The Best Of The Best: Hawks and Ospreys Awards 2013
With the Hawks and Ospreys announcing their awards for the year, CHRIS McKEON looks at the winners and those who didn’t quite make it.
It’s awards season in Cambridge sport, the votes are in and the results are as follows.
Laura Plant was named Osprey of the Year two weeks ago, the football team scooped the Hawks’ Team of the Year award and George Nash and his Olympic bronze medal won Hawk of the Year.
No surprises there. Listing even the most recent of Plant’s achievements would take this whole column, the football team beat the other place at Crystal Palace and then pre-empted that team’s achievement by getting promoted to University football’s top tier.
George Nash’s nomination, at two paragraphs long, was a whole two paragraphs longer than it needed to be to convey the message ‘Olympic bronze medallist’.
But Hawks President Ilia Cherezov, while praising the achievements of the winners, has also stressed the successes of those who didn’t quite make it. With that in mind, let’s take a look at the undercard.
Team of the Year
Fencing and Basketball could probably feel aggrieved that they didn’t win. Fencing haven’t lost since December 2011, the end of a season which their captain described, in an oddly legalistic nomination form, as a ‘nadir’ despite the fact they made the BUCS quarter-finals. High standards there.
Basketball overturned an 8-year varsity losing streak and emulated the footballers in winning a league they had just been promoted to, but with two former top American college players, a Croatian pro and an ex-England under-18s player, you might expect them to do that.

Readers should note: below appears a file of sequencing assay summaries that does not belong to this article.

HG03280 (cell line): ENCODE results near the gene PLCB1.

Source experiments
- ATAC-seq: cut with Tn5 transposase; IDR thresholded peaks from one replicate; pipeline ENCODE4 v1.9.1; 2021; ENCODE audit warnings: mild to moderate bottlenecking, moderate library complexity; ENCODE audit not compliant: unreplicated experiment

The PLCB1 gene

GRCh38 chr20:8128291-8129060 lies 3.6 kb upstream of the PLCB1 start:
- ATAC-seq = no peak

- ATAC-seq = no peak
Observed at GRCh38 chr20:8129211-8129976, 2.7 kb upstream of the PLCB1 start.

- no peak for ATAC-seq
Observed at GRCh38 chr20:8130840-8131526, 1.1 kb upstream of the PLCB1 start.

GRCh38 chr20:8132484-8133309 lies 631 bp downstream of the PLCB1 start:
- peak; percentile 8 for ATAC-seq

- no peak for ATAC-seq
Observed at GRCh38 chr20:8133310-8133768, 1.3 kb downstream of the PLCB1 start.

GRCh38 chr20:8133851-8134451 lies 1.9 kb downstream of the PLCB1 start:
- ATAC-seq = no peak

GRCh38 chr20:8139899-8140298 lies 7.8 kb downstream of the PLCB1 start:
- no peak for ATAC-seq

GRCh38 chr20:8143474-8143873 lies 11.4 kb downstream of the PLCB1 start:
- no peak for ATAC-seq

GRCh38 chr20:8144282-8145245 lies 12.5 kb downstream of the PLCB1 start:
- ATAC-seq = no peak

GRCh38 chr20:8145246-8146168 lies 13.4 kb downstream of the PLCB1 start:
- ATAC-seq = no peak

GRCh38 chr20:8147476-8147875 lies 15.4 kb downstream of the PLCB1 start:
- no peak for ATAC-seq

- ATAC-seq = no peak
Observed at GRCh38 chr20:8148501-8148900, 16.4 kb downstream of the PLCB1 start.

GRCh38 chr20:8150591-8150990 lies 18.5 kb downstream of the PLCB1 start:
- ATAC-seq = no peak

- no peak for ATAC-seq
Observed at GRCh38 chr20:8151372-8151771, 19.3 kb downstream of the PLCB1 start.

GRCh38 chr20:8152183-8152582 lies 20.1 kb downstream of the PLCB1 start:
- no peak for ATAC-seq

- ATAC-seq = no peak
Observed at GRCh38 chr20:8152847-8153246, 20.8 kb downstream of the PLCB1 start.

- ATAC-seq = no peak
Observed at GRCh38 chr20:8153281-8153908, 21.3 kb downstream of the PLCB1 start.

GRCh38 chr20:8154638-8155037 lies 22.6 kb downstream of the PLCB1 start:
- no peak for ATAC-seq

Atheltics, Tennis and the Rifle Association all continued long unbeaten records in their respective Varsity matches, an excellent achievement in itself, but the dark horse of this category was Powerlifting. Yes, there’s a Varsity Match in lifting heavy objects.
They’re clearly freaks, some shifting over three times their own bodyweights, but they’re extraordinarily successful freaks, breaking records at every level. It’s been an outstanding year for them, but they might have suffered in their nomination by the fact that nobody knows what the hell a ‘wilks point’ is.
Osprey of the Year
Two other nominations here, Henny Dillon of the Modern Pentathlon and Swimming Clubs and Emma Byatt of the, deep breath now, Fencing, Modern Pentathlon, Hockey, Lacrosse, Cycling and Squash Clubs.
You can’t fault the commitment of either of these women (though maybe Byatt is not entirely committed to her degree, with that number of sports), but neither could muster the sheer international achievement of Plant, whose “mental capacity and magnetism” in particular were praised by new Ospreys President Erin Walters.
Hawk of the Year
This was just about the least exciting of all the awards, given the credentials of the man who won it, but the other nominees have all been praised for their dedication and ability – though every Blues sportsman possesses these qualities, making it achievement that counts.
In another year, Rick Totten’s Varsity Match hat-trick would probably have been enough to see the talismanic footballer take the prize. His captain, Ross Broadway, says his name will be etched in Cambridge sporting legend, and it should be, but sadly it won’t be on the Hawks’ honours board.
The other two nominees, Jon Cook and Alex Young, were long-distance runners with Young also a triathlete and a modern pentathlete.
March saw Cook become one of Europe’s leading distance runners and he has represented England, while Young seems to have dominated just about every sport he’s tried while also fulfilling his commitments to being ‘a lad’.
Not enough after an Olympic year, maybe, but despite minimal funding and non-existent support from the University, and suggestions that maybe Varsity Matches aren’t all that high quality in the grand scheme of things, these awards show we do turn out some pretty impressive athletes.
Now, if only we had a bit of help from our University…